The reasons you regain weight after it comes off can happen for a number of reasons. But as someone who's worked with women for the last 20 years helping them lose weight and teaching them exactly what to do to keep the weight off, these are the two biggest reasons weight regain can happen.

Spoiler: It has very little to do with food.

The Reasons Your Regain Weight

It’s finally worked! You got on the scale and the 10 pounds you’ve wanted to drop since the New Year are off.

Gone for good, you think! You’ll keep doing what you’re doing and the weight will stay off. If things are really great, you’ll lose a little more too.

A few weeks later, you hop on the scale first thing in the morning. The scale went up a pound. You beat yourself up over that measly pound, thinking back to what you could have done that let this happen. Regardless, you try to buckle down and get back to it. 

A little more time passes and the scale nudged up again. 

Three months later, the full ten pounds are back on with another two pounds to spare. 

The elation you felt months earlier has turned into frustration. Not only that, you begin to convince yourself that the reason you can’t keep the weight off is because of your age, or your job, or the injury you had three years ago, or stress, or the genes in your family from generations before.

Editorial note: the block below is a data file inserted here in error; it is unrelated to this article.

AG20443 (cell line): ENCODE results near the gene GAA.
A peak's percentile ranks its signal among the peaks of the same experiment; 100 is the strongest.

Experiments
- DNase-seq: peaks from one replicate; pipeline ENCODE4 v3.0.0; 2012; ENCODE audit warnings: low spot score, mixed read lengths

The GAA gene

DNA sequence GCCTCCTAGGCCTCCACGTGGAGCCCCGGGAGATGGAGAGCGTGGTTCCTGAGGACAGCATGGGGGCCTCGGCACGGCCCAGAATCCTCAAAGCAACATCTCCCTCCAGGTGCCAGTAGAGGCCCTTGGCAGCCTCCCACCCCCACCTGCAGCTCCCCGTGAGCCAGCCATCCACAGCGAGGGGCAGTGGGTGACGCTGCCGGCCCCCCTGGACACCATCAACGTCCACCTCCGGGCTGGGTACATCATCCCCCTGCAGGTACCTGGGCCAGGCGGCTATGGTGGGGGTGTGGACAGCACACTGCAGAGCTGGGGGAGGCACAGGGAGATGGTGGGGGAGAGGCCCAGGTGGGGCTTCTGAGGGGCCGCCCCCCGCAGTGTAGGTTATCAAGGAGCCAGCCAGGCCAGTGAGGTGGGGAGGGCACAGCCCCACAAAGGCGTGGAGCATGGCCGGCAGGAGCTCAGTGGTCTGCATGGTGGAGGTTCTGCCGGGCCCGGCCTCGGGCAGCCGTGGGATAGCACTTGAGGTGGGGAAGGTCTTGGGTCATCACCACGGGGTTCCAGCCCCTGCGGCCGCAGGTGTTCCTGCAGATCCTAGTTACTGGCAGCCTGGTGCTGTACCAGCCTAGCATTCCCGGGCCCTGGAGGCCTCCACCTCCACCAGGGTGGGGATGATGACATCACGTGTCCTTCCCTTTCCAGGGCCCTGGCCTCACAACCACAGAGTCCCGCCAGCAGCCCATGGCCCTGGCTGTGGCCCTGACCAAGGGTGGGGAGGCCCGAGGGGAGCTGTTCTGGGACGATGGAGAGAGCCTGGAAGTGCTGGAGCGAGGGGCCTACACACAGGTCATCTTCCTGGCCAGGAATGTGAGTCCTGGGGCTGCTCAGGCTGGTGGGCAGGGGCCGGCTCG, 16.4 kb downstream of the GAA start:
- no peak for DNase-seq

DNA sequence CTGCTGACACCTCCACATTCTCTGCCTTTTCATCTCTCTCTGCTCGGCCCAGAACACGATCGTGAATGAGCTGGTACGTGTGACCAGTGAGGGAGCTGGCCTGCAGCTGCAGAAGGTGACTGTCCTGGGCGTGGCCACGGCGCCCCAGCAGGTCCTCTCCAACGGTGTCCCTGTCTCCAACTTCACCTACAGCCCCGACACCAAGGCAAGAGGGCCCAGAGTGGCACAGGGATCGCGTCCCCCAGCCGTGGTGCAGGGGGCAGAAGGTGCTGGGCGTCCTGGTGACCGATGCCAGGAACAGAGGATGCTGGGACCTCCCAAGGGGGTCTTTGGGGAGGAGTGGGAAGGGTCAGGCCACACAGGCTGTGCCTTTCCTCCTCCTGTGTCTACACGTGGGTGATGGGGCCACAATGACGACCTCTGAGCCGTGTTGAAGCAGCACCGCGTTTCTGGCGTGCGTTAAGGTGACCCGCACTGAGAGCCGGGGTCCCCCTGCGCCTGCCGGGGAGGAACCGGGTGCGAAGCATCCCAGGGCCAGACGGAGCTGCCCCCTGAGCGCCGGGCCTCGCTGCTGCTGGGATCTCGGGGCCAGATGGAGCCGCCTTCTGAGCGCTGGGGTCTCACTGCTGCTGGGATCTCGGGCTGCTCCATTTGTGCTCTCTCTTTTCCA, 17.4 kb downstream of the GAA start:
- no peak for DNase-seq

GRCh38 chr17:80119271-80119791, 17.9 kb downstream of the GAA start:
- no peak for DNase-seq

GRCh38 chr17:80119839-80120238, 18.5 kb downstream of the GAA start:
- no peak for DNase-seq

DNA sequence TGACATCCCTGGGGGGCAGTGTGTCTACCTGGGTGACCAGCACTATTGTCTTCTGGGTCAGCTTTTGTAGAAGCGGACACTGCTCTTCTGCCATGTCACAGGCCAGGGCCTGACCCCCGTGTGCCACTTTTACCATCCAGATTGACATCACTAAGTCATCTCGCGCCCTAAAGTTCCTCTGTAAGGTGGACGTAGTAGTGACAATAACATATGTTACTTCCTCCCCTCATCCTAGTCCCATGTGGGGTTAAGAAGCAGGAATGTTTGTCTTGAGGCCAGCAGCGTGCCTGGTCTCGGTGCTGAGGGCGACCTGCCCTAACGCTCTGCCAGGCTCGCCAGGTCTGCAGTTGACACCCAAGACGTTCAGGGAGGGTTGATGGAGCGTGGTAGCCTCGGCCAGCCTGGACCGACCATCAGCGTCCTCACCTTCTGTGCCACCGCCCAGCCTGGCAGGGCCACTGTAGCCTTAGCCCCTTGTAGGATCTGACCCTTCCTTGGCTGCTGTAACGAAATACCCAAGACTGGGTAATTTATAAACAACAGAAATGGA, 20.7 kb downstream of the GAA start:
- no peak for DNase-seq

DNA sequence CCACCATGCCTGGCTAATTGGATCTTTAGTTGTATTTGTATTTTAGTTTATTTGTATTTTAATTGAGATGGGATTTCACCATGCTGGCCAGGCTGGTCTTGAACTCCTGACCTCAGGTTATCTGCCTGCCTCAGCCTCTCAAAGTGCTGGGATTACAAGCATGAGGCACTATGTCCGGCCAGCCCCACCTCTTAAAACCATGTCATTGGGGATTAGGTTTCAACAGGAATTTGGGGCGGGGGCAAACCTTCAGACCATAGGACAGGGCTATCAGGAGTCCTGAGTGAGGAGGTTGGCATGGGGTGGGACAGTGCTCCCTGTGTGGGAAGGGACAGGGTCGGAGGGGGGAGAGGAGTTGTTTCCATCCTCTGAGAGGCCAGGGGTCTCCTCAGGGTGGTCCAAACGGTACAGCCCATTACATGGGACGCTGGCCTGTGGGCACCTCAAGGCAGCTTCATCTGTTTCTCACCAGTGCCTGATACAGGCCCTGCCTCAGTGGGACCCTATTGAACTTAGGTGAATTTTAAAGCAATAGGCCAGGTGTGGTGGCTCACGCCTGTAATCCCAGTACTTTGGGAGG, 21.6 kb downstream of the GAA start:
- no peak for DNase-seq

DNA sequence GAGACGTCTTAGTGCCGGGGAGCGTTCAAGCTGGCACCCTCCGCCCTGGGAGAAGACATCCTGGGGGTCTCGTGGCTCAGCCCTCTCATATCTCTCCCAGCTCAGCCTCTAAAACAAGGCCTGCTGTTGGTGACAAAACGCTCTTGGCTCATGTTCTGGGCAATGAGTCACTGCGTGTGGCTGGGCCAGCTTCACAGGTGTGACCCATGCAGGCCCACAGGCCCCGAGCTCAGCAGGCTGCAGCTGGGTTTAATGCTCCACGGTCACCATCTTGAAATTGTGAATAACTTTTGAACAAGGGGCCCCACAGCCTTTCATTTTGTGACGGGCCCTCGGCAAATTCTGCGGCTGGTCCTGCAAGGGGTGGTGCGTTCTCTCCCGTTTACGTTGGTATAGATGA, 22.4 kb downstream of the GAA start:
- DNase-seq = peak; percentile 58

When you have weight to lose and the weight comes off because of something you changed, it feels really good. But when it comes back on, it can feel pretty lousy. 

So what gives? Is your body just resistant to weight loss or is there another reason?


Why Do We Regain Weight?

It’s natural for your weight to vary from time to time. Even as we age, it’s reasonable to expect that the muscle and metabolism that were so easy to manage when you were 20 aren't as cooperative anymore. 

Natural fluctuations of a pound or two can even happen if you have a little too much salt the day before or if you spent the entire day on your feet. This form of weight is simply water retention and should work its way off your body with a little TLC, hydration and healthy food.

But what about weight that creeps back on after you've made solid efforts to lose a significant amount of weight? Unfortunately, as is the case with diets, about 90% of the people who attempt to lose weight this way end up regaining the weight - almost always within two years. 

You worked hard to lose the weight. You probably sacrificed a lot to see yourself wearing a smaller pair of jeans or a dress that really shows your great curves.

I understand this and in no way am I diminishing your hard work! In fact, you can still use the great attitude you had that helped you lose weight in the first place...just with a slightly different focus.

When it comes to weight loss, remember that you're the constant variable in the equation. The food and exercise are always moving parts and less to blame than you think.

These are two of the biggest reason you've regained weight after you lost it.

You Didn’t Change the Behavior